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Posts Tagged ‘shelter-in-place’

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Patti Smith in 1977 sporting a Giorgio Armani jacket. Image: Lynn Goldsmith

Even as a kid, what I was wearing was always very important to me. I very much identified with my clothing. 

Patti Smith, American musician.

I never thought of Patti Smith as someone who would be interested in fashion. But in this article (Harper’s Bazaar, April 2020) Smith discusses just how much she liked fashion and once she got to NYC she even tried to get onto the pages of Vogue and Harper’s Bazaar.

With a taste for high fashion, but not the budget, she shopped Philadelphia thrift stores where she found treasures by Dior and Balenciaga and donned them in her own way.

I love everything about Smith’s style in this photo. In particular the scarf around her wrist, which is something I do with ribbon, and her rings. She’s wearing one big one with a black stone that might be antique and several bands in front. Stunning in its uniqueness.

Click here and check out her outfit in a live performance of Because the Night. 

 

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Image from Lingerie Parisienne by Juliette Morel (Academy Editions, London, 1976).

Remember those scenes in old films where the movie-star lead actress sits in their bedroom in front of mirrored vanity in a fur-lined, floor-length, semi-sheer chiffon gown? … Those are house gowns. Can we bring those back, dahhhling? Seriously, why not? Why shouldn’t I butter my sprouted-grain breakfast toast in a bell-sleeved satin robe? Or pour myself a bowl of Cinnamon Toast Crunch while wearing the vintage kimono I bought for my wedding? Because let me tell you, it’s pretty **** splendid. 

Jessica De Jesus, creative director for Bitch magazine.

I recently found this quote in the Glamour issue of Bitch magazine, Issue #84, Fall 2019.

Splendid indeed! Let’s bring back the elegant house gown. Doesn’t breakfast taste just a tad better sitting at the table in more festive attire? While we’re at it, let’s enjoy that morning coffee in a pretty mug and place in our laps a cloth napkin. Like Ms. De Jesus says, why not?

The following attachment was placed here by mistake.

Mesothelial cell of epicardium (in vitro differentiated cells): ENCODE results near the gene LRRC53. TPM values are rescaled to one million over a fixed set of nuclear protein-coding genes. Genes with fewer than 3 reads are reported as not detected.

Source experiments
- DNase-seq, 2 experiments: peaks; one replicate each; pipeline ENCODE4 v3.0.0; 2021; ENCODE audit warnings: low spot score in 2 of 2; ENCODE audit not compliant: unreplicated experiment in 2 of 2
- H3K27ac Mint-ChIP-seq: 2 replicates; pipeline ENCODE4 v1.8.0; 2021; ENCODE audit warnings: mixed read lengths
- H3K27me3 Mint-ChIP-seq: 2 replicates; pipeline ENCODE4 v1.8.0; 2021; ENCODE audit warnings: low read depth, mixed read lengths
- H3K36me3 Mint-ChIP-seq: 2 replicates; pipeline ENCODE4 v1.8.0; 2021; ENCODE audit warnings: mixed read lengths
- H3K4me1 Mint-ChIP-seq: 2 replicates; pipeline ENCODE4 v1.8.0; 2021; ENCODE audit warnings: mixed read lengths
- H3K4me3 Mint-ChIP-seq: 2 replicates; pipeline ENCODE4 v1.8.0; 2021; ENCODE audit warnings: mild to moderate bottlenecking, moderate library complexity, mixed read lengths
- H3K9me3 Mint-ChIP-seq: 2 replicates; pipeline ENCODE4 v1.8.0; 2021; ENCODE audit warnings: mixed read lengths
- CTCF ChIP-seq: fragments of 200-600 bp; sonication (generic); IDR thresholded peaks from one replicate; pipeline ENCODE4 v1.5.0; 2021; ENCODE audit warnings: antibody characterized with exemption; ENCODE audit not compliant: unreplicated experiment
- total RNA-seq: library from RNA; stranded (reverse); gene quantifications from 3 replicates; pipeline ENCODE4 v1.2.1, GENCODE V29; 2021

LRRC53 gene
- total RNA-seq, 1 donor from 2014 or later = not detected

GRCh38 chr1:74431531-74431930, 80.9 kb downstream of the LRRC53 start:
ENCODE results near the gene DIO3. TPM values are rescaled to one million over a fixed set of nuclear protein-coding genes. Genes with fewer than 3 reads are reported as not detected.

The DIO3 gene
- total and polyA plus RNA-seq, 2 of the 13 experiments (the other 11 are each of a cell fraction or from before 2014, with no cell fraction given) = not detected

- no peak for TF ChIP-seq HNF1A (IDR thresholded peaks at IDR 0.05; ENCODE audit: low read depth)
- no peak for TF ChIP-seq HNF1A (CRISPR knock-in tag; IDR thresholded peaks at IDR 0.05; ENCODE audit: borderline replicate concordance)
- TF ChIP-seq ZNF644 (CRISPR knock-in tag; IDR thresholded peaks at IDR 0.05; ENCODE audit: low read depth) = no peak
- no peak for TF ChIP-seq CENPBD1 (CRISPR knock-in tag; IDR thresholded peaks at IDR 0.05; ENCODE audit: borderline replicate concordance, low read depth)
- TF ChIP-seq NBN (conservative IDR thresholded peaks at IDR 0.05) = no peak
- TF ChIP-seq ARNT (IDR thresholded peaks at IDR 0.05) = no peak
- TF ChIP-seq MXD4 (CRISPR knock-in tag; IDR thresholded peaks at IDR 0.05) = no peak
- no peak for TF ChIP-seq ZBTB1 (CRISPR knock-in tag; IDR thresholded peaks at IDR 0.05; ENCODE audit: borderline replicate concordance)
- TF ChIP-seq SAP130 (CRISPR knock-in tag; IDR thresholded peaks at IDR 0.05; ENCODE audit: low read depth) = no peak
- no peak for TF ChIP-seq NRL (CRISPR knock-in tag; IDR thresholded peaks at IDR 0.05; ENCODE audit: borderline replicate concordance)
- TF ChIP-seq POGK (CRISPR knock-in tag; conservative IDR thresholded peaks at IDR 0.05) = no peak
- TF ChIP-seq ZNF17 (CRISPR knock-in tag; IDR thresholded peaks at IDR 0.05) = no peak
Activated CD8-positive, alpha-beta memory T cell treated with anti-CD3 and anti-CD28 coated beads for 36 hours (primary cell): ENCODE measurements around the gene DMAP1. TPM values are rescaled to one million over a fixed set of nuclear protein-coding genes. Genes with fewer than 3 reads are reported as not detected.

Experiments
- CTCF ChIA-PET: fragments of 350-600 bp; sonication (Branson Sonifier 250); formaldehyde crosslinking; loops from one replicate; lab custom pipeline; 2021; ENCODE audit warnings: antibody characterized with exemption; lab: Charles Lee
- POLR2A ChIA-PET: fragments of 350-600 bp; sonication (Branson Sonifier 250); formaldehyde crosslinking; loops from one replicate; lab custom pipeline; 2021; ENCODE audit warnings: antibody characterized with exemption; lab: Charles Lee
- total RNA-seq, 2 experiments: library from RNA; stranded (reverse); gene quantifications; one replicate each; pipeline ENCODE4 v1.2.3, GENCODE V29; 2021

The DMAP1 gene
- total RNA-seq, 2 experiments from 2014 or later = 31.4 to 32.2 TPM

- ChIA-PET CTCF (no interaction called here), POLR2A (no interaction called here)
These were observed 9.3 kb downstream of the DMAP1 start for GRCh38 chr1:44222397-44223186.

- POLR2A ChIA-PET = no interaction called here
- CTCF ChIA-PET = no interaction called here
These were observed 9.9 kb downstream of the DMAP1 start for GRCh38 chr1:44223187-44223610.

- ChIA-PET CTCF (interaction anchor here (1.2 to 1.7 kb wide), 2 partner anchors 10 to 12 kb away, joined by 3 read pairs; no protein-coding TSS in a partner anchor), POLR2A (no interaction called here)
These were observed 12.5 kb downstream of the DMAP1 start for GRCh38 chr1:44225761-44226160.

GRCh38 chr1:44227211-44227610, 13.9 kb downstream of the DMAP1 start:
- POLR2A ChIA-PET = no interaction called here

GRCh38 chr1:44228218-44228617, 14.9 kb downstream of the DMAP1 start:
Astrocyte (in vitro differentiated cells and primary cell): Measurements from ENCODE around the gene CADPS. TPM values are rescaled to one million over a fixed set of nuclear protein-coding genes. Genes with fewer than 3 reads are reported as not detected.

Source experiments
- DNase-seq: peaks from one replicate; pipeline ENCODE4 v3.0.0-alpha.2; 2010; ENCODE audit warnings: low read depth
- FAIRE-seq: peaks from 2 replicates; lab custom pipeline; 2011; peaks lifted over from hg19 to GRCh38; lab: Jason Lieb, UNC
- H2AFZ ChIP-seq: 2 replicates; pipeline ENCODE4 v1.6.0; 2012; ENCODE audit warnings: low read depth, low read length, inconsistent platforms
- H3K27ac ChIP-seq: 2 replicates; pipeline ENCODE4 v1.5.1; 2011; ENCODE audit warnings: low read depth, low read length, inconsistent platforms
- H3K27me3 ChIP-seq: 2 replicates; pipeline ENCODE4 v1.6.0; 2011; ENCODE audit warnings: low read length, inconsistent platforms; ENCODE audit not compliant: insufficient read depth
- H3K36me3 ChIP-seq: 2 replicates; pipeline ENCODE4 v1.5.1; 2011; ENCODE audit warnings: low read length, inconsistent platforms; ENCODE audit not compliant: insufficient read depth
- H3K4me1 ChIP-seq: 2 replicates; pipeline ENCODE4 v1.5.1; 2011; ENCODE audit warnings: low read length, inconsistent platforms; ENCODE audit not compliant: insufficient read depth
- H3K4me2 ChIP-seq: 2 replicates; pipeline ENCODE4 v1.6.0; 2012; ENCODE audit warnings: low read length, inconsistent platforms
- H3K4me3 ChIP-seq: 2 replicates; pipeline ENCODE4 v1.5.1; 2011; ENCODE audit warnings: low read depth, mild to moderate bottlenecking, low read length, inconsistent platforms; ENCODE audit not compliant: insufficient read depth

I don’t want to “save” my pretty, expensive things for special occasions. Every day is a special occasion and a little attention to seemingly frivolous detail just might lift the spirits.

While we’re lifting our spirits remember: Keep Calm and Keep Your Distance … it’s working!

 

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Keep Calm and Keep Your Distance. 

 

It seems that keeping your distance cannot be said often enough. Along with:

Stay home if you’re sick. 

Wash your hands.

Observe the shelter-in-place command and go out only for groceries, prescriptions, and medical appointments, or to take care of a family member. (Walks are ok and important for us as long as we keep at least six feet away from others.)

 

Right now this is what individuals can do to help stop the spread of Covid-19.

Keeping calm is also important. Take deep breaths. Slow down. Turn off the news when it gets to be too much.

We can do this!

Covid-19 questions? Go to the CDC website.

 

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IMG_20200319_104650919Here in the Bay Area we are under a shelter-in-place command. To help slow the spread of Covid-19 we have been told to stay home except for essential errands such as grocery shopping, medical appointments, and anyone who is working an essential job.

Others across the country are also doing their part by staying home. Here we are at a distance from friends and family, maybe miles and miles away, maybe just a few blocks.

I have an idea to lift our spirits! Write a letter. Who doesn’t like to get mail? We all do and yet it’s a rarity these days to receive a handwritten note or even a card. Earlier this year Papyrus closed all their stores across the country because of low sales. Hallmark stores also closed many of their locations. It’s sad to say that thank you notes, party invitations, holiday cards have all given way to social media.

I know several people in my life who would enjoy a letter. Something handwritten to say “I’m thinking of you.” It doesn’t have to be long. Even just a postcard with Hello on it could brighten someone’s day.

And here’s another idea – how about a letter writing lesson for kids, who are now studying at home because of school closures. Pull out some paper and colored pencils and have them make a card with a brief note to grandma and grandpa, auntie, cousin, godparent. Better yet, is there an elderly person in the neighborhood? Make a card for them and then on a walk (walking is good too) pop it in their mailbox. What a nice surprise that would be. Who knows, maybe they’ll write back.

Taking the time to sit and write a letter is a calming exercise. It forces us to stop and to think – what am I going to say? How should I say it? (Quiet reflection right now is a good thing.) It can be creative as well. Many letter writers draw on the paper or decorate with stamps and stickers.

Have I convinced you?

 

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